She was a walk-in and we haven’t had many of those this year. Our building has been in varied stages of lockdown, like the rest of our world. So there haven’t been many folks who have rung our church doorbell, asking for help. But, on a cold February morning, Jennifer did.
She was a thin young woman who appeared very tired. She smiled—I could tell just from her eyes since we were both dutifully masked. She wondered if we ever help people with expenses so I invited her to follow me upstairs to the Fellowship Hall where we could sit at a distance from each other and talk privately.
Once settled into hard plastic chairs with a safe distance of two tables between us, I asked her what was going on in her life. She needed assistance with room rent. She had landed at the Colonial Motel the night before. This is a local motel that serves as short-term housing for those without shelter. There are rough stories of broken lives in those rented rooms. Jennifer’s limited budget had gone awry with an unexpected car repair and whoever had housed her most recently had suggested it was time for her to move on. I asked if she had anyone who would help her. I could see her eyes welling up with tears, a courageous smile under her mask. She quietly said, “I had a difficult home life.” I didn’t ask for details because I knew they wouldn’t change the obvious fact that Jennifer was fending for herself.
I asked her if she had children. Our congregation works with Family Promise, a housing organization that ensures homeless families have a safe place to stay. She nodded and said she had three children. When I told her about Family Promise she shook her head and said that they weren’t with her. “Are they with their father,” I asked. She nodded, her eyes again filling with tears. Their ages? 11, 10 and 6. “Do you ever see them?” She shook her head. Her ex had bankrupted her through enough custody hearings to exhaust her meager funds. She hadn’t seen them in several years so she couldn’t be sheltered as a family. I gave her a couple of other suggestions of places that might offer her long-term support. She said she needed enough money for one more night at the Colonial because after that her dad would receive a check. He would help her out. “Is your dad good to you?” I asked. She smiled and nodded.
I excused myself to go downstairs to my office to get the check book for our Discretionary Fund. Overseeing this ministry of financial mercy allows me to meet people like Jennifer. Rather than simply handing her a check, I wanted to sit with her and listen. She needed the tangible experience of Christ’s unconditional love. I seldom write out checks to individuals. Rather I pay their bills through utility companies, landlords, pharmacies, or car repair shops. But I knew her needs were greater than just one night at a hotel. So I made an exception. I wrote out a check to her. I told her I was glad to meet her and prayed that she would find a place to stay on a more permanent basis. We both stood up and she offered her tired smile again. But then she surprised me: she asked if she could have a hug. Like most of you, I haven’t been doling out hugs this year, especially to strangers. But I made an exception. With our masked faces angled away from each other—the new COVID clasp—I offered her a hug and felt God in the embrace. Christ repaired the breach between our very different lives as we connected in the safety of the Fellowship Hall, long empty because of a pandemic. The woman who hasn’t been able to hold her babies for years asked for a hug. Nothing could have felt more right to me.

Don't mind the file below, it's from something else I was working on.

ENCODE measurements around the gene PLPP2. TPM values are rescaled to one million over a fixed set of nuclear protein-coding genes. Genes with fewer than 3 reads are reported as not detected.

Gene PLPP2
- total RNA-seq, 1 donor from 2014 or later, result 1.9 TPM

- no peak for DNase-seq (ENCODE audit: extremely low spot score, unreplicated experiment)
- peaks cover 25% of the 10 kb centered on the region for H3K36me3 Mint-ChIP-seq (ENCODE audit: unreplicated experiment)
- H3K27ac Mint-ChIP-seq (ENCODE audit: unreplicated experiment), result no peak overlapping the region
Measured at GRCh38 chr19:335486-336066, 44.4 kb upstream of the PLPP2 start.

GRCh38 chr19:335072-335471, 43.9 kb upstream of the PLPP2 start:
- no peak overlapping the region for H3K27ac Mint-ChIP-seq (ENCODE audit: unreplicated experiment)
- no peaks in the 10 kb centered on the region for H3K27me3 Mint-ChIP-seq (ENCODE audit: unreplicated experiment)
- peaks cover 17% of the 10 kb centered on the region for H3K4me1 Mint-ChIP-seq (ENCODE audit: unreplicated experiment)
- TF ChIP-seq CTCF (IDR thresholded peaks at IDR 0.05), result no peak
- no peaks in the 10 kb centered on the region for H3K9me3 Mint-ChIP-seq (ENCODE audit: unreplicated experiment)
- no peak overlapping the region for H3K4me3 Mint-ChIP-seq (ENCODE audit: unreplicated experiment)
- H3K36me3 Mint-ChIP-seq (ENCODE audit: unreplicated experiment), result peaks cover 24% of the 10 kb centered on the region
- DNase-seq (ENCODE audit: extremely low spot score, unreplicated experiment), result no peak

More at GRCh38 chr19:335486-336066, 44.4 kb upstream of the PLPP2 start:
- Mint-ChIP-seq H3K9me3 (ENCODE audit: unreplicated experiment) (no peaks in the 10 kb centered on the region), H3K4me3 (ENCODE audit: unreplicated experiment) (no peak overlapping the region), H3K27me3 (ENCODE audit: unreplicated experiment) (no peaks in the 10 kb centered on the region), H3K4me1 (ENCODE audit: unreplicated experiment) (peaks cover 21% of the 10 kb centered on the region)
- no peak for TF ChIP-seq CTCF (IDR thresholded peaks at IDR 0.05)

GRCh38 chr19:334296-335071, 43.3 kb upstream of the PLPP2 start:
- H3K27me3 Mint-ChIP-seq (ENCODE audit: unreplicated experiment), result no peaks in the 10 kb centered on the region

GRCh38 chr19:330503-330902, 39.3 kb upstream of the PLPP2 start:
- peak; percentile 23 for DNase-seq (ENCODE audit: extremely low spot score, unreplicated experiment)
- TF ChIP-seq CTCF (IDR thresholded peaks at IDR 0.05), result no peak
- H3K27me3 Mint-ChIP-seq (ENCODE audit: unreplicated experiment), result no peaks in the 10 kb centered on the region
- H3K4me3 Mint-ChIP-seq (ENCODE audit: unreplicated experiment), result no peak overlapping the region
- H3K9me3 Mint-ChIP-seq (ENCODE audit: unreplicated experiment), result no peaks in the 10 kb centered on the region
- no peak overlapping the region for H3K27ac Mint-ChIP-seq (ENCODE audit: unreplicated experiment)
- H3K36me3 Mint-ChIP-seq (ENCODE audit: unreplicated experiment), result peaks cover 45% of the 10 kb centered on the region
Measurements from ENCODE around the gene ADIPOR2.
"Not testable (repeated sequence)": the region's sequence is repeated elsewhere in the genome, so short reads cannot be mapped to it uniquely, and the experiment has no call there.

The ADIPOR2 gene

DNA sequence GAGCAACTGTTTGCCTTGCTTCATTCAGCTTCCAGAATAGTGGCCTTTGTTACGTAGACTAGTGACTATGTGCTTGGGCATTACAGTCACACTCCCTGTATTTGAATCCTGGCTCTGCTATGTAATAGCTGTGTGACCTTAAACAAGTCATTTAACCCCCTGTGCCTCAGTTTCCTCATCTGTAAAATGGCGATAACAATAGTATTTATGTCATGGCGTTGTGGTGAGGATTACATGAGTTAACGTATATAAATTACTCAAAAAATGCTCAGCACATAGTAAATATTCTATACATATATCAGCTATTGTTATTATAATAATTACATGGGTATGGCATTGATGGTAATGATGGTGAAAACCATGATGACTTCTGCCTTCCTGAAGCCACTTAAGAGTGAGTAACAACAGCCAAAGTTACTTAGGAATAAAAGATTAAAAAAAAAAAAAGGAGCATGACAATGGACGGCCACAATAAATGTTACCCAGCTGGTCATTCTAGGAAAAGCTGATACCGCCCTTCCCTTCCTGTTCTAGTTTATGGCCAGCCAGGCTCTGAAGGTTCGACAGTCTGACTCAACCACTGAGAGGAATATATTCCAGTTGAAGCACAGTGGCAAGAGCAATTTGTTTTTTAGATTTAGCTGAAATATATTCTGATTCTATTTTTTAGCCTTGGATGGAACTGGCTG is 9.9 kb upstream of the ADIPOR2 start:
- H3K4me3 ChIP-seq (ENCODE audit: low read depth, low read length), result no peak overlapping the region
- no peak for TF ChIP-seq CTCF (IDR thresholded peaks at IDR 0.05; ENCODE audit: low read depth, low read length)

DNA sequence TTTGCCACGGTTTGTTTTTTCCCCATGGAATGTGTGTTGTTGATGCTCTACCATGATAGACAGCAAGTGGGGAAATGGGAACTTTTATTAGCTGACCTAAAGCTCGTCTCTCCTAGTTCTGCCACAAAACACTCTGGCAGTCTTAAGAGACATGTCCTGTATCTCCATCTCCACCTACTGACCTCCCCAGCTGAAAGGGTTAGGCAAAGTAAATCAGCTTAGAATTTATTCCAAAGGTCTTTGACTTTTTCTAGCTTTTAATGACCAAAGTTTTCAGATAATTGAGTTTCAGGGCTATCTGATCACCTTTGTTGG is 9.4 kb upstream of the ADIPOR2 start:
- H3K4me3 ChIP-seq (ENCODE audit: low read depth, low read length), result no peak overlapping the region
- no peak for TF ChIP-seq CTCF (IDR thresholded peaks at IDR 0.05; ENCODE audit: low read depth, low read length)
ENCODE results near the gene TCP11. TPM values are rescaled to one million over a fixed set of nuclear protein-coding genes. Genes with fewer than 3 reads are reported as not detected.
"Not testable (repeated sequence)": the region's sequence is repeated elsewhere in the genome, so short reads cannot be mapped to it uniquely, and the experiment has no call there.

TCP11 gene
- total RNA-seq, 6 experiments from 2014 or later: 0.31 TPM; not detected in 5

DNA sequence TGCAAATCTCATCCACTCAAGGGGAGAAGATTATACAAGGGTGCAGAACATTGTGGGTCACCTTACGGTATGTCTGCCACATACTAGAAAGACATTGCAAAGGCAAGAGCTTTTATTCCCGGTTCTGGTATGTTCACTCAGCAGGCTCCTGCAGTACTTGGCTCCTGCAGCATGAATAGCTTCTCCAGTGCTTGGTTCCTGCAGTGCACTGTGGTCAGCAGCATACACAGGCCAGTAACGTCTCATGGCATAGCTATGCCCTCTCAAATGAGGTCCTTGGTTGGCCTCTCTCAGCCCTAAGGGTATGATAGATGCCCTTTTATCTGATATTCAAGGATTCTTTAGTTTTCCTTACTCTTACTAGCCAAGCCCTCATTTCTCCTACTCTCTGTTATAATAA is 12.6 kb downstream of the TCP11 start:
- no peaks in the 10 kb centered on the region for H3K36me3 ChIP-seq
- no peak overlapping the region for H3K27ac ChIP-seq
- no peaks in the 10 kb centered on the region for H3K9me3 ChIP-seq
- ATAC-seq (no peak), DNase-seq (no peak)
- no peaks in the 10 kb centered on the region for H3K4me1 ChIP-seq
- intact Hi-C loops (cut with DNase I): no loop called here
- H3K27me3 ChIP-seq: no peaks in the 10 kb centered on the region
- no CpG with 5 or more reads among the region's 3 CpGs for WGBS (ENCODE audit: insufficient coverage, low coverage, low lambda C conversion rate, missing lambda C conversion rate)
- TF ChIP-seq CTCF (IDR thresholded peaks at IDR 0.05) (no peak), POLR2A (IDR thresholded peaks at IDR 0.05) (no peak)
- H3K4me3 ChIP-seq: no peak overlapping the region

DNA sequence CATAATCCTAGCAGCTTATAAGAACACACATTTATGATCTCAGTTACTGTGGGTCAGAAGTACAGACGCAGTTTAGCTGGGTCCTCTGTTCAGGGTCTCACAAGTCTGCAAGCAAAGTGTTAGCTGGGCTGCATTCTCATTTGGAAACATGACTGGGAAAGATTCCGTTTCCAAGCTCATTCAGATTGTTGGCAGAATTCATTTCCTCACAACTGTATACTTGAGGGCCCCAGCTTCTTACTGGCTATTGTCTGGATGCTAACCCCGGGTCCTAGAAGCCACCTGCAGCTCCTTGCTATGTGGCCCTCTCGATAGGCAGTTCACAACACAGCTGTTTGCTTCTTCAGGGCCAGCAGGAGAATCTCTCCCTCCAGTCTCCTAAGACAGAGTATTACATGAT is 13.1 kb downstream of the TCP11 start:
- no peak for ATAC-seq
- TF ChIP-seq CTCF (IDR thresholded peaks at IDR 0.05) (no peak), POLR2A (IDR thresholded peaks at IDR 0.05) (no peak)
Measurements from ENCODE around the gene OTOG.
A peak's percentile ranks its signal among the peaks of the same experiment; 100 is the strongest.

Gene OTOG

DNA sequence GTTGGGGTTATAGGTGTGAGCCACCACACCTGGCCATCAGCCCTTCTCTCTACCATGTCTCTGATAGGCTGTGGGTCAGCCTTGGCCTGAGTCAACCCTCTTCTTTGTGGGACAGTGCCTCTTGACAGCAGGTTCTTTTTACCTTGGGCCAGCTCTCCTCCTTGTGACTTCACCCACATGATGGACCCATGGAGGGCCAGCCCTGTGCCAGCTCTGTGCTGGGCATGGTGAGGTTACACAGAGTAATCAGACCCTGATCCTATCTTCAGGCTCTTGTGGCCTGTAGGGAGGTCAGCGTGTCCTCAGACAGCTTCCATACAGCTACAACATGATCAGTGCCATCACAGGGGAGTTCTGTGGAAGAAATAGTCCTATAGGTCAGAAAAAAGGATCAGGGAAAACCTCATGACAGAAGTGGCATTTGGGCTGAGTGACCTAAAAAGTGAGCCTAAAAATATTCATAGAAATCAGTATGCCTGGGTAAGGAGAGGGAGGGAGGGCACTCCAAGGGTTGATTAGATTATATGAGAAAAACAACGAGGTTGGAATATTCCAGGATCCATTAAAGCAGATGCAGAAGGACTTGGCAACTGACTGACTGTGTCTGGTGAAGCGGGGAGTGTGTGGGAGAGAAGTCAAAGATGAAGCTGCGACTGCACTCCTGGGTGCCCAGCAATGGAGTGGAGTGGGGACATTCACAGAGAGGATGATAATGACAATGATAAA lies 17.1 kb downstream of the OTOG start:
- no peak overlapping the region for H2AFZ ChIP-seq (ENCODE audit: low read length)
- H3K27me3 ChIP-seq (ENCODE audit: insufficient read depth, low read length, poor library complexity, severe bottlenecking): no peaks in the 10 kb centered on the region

For the Lenten season this past winter, a couple of clergy colleagues and I wrestled to find a theme. One suggested that the only fitting thing for us to give up for Lent this year would be our burdens. The COVID virus has enshrouded our days for what seems to be an eternity. We’ve lived Lent for many months so sacrificing further from our lives seems redundant. What I invite our church members to do this year is to lay down their burdens at the feet of the One who sits with us, listens to us, and rescues us more times than we know.
The prophet Isaiah speaks on behalf of a God who is wearied by folks trying to earn brownie points for heaven. God turns from the spiritual show-offs who flash their good deeds before others like a woman in a fur stole pulling out a $100 bill to pay for a cup of coffee. God tells the shallow servants, “Don’t bother. This isn’t what impresses Me. I want you to open your home to the poor. Keep the peace in your family. Feed the hungry. Give a coat to those who are trying to survive the cold of winter without a home or a friend.” This is how we rebuild the ruins of lives eked out in the Colonial Motels of our society. This is how we restore the streets where people live. We have dim memories of how it felt to open our church building to homeless families not so long ago. We invited people into our space to lay down their burdens and we look forward to offering that hospitality again soon. This is how God is glorified.
As restrictions mercifully loosen and we resurface in each others’ lives, start small as a repairer of the breach. Open the door and let Jesus in. Entrust your burdens to Jesus because He will carry them!